Based on severity, Brain Injury can adversely affect an individual’s life. Therefore, it must get diagnosed and treated as soon as possible. Read to know-how a traumatic brain injury diagnosed.
Traumatic brain injury (TBI) happens when an external, sudden, physical invasion damages the brain. TBI commonly causes death and disability in adults.
TBI is a broad term. It consists of a vast array of injuries to the brain. The damage can be:
- restricted to the brain’s one area, or
- in more than one part of the brain.
Brain Injury can be a mild concussion or a severe injury that can result in a coma or even death. The major causes of TBI in the United States occur from injuries related to motor vehicles (17%), strikes or blows to the head from or against an object (17%), such as sports injuries, and falls (35%).
Symptoms of TBI
Traumatic brain injury symptoms differ significantly depending on the severity of the head injury. Some signs are the following:
- Loss of consciousness
- Dilated pupils
- blurred vision or seeing the double, loss of eye movement, blindness, unable to tolerate bright light
- Cerebrospinal fluid (CSF) (blood-tinged or clear appear from the ears or nose)
- Dizziness and balance concerns
- Breathing problems
- Slow pulse
- Slow breathing rate
- Increase Blood Pressure
- Ringing in the ears
- Changes in hearing
- Cognitive difficulties
- Inappropriate emotional responses
- Slurred speech
- Inability to understand and articulate words
- Difficulty swallowing
- Body numbness or tingling
- Droopy eyelid or facial weakness
- Loss of bowel control or bladder control
A severe TBI is a medical emergency. Quick diagnosis and treatment can control potentially life-threatening complications.
Many individuals can experience Traumatic brain Injury symptoms years later. Some of them are:
- Loss of Concentration and Focus
- Losing memory or gaps in memory
- Changes in personality
- Sensory Disorders, such as light sensitivity
- Hearing Loss
- Trouble with sleep
- Anxiety and Depression
- Loss of taste and smell
Causes of Traumatic Brain Injury
An intense jolt or blows to the head or a head wound that pierces and disrupts normal brain function drives the TBI.
The human brain is shielded from jolts and bumps by the cerebrospinal liquid around it. The brain flows in this liquid inside the head.
A forceful impact to the head can push the brain against the inner wall of the skull and lead to bleeding and the tearing of fibers in the brain.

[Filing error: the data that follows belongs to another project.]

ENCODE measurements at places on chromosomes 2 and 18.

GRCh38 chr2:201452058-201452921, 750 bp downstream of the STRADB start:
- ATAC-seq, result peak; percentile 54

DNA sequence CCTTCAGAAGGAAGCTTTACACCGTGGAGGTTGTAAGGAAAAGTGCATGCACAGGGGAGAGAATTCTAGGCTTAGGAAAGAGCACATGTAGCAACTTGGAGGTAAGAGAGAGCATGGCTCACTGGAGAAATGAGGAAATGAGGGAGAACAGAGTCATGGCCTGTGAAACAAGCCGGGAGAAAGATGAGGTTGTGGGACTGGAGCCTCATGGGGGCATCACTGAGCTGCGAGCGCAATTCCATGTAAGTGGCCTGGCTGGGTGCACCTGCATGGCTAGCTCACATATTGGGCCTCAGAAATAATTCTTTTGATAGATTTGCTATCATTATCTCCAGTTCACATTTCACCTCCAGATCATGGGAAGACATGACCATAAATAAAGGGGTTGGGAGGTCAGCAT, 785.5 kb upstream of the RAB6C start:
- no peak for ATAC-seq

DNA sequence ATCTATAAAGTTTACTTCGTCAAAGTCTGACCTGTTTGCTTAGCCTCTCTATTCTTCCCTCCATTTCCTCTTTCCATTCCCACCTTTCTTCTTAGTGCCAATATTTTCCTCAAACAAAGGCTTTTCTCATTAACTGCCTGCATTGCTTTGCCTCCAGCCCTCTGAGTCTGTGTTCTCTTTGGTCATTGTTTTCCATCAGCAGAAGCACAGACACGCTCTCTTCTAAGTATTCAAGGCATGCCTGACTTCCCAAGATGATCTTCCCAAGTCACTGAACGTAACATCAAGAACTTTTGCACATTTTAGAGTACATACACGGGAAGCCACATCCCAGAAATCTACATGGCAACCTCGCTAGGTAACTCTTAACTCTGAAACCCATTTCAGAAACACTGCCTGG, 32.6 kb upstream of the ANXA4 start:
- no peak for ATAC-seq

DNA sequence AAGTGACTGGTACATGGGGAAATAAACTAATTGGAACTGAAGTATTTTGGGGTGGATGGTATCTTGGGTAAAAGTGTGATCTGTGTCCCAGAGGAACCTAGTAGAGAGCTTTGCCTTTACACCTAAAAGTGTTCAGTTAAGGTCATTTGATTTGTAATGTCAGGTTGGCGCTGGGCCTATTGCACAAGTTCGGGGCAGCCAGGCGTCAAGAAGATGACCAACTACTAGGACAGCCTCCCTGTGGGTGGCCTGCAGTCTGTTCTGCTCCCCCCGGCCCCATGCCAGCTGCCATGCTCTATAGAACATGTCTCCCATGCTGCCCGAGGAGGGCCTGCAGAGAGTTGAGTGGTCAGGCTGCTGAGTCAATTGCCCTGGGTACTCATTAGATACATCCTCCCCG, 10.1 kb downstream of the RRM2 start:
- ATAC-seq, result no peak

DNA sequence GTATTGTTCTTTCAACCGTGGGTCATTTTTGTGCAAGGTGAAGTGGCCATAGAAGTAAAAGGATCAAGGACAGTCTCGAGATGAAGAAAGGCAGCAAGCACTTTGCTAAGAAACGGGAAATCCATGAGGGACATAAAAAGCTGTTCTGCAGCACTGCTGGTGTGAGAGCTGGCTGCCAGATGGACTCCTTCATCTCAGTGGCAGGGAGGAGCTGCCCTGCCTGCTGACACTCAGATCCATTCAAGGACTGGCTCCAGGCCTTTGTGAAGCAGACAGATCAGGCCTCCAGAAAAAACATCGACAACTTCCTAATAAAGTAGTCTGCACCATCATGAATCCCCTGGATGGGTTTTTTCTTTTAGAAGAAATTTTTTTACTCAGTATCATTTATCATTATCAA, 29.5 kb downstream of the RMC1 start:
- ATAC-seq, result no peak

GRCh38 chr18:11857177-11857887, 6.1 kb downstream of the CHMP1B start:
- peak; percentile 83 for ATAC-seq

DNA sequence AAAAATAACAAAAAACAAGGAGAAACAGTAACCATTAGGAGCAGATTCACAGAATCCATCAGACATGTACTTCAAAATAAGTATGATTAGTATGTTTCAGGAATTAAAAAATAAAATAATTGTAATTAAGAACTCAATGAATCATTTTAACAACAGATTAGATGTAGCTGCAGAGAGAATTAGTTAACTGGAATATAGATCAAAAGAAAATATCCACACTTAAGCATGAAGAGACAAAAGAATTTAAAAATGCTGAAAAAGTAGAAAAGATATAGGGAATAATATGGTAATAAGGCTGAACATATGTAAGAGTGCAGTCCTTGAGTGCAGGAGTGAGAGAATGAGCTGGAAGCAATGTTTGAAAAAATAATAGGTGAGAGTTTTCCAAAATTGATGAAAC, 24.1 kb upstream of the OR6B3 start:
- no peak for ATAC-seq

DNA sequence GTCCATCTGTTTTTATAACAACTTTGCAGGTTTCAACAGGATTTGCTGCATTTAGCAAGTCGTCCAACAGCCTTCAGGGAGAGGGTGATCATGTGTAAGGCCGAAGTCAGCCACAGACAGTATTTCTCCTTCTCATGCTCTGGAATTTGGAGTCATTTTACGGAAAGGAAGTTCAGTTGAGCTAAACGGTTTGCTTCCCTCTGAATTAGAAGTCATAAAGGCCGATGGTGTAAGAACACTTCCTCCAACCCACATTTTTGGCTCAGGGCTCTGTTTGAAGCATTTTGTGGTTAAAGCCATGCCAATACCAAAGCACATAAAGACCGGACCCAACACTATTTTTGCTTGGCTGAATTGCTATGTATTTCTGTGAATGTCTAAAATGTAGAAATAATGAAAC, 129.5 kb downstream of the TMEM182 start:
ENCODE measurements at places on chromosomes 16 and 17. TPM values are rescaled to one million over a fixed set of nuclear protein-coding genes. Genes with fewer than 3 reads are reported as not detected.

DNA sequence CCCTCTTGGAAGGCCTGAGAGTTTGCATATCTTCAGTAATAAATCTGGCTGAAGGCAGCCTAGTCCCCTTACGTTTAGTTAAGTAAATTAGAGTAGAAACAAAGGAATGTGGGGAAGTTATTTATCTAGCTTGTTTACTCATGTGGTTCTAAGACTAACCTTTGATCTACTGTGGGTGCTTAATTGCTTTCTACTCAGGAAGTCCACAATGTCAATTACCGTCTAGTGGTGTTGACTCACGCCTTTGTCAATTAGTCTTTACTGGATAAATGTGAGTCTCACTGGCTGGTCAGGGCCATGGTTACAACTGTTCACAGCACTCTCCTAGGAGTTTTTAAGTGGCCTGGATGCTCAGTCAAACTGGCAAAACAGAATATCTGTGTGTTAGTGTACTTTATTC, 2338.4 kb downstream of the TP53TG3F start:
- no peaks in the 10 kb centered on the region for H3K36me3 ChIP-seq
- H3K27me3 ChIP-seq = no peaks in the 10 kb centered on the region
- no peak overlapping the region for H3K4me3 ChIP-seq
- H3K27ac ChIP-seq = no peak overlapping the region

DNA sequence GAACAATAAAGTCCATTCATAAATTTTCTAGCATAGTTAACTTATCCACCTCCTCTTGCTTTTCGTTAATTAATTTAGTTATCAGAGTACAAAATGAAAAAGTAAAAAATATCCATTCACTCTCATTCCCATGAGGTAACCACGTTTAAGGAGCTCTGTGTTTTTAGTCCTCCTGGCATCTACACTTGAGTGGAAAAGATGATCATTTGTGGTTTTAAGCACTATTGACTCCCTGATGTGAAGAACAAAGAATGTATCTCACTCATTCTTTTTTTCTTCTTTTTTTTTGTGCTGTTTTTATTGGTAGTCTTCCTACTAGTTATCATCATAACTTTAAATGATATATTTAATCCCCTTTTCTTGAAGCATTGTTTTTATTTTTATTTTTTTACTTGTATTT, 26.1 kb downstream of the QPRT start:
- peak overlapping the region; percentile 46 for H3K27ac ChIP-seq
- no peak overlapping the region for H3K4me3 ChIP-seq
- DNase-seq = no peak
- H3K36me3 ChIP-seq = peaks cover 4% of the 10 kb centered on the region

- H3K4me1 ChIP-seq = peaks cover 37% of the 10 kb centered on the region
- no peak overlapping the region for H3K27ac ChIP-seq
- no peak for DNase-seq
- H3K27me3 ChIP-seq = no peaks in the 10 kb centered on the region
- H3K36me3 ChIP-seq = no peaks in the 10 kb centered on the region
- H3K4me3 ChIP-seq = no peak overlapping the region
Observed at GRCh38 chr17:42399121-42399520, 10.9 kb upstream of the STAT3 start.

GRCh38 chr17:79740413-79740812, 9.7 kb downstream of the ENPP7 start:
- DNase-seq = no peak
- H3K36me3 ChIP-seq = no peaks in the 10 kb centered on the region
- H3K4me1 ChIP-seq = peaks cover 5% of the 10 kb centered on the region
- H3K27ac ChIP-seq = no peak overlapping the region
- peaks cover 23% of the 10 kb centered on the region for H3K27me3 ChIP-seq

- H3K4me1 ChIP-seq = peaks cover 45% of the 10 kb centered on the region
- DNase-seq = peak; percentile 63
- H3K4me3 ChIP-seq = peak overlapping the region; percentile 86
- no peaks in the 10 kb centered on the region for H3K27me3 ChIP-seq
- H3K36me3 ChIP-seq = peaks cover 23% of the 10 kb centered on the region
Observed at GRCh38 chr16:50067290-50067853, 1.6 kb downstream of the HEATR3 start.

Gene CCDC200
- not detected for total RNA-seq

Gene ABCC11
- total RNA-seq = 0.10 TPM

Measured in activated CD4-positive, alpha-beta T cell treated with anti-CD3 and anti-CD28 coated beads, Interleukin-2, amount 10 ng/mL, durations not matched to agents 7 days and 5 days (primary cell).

The leading reasons authorized Source of TBI in the U.S. in 2013, according to the CDC, were:
- Falls: Accountable for 47% of registered cases, notably in kids aged up to 14 years and grown-ups aged over 65 years
- Motor vehicle accidents: Accountable for 14% of the cases in the 15 to 19 years group.
- Getting struck by or colliding with an object: 15% of TBIs resulted from hitting either a moving or immobile object.
Other reasons include household violence and work-related and industrial casualties.
Diagnosis of TBI
The Glasgow Coma Scale
The Glasgow Coma Scale (GCS) is typically used to evaluate the probability and harshness of brain injury following a head injury.
Scores are provided to verbal reactions, physical reactions, and how effortlessly a person can unfurl their eyes.
- do not open
- open in response to pain
- open in response to voice
- open spontaneously
- makes no response
- makes incomprehensible sounds
- utters words or phrases
- speaks but is confused and disoriented
- communicates normally
Motor or physical response:
- makes no movement
- expands an arm in reply to pain
- flexes arm in response to pain
- moves away in answer to pain
- can identify where the pain is
- obeys orders to move a portion of the body
The scores are added concurrently, and brain damage will be categorized as follows:
- Coma, (score < 8)
- Moderate, (score is from 9 to 12)
- Minor, (score is 13 or more)
People scoring 13 to 15 on the scale when they enter the hospital get expected to have a satisfactory result.
MRI or CT imaging scans of the brain will help specify authorized Sources, any brain wound or damage, and where.
Angiography may get acknowledged to detect any blood vessel issues, for example, after penetrating head trauma.
Electroencephalography (EEG) estimates the electrical exercise within the brain. The results can indicate if a patient is retaining non-convulsive seizures.
Intracranial pressure monitoring allows the physician to calculate the pressure inside the head. It can show any swelling of brain tissue.
Neurocognitive tests can help evaluate any memory loss or capacity to process ideas.
Patients or guardians should confirm that health providers know of any drugs the person takes, particularly blood thinners, such as warfarin (Coumadin), as these can raise the chance of difficulties.
Traumatic brain injury usually results from a violent impact or shock to the head or body. An object that moves through brain tissue, such as a bullet or broken part of the skull, also can induce TBI.
TBI might be mild or moderate and may impact your brain cells temporarily. More grave TBI can result in bruising. It also involves torn tissues, bleeding, and other physical damage to the brain. These damages can result in long-term difficulties or death.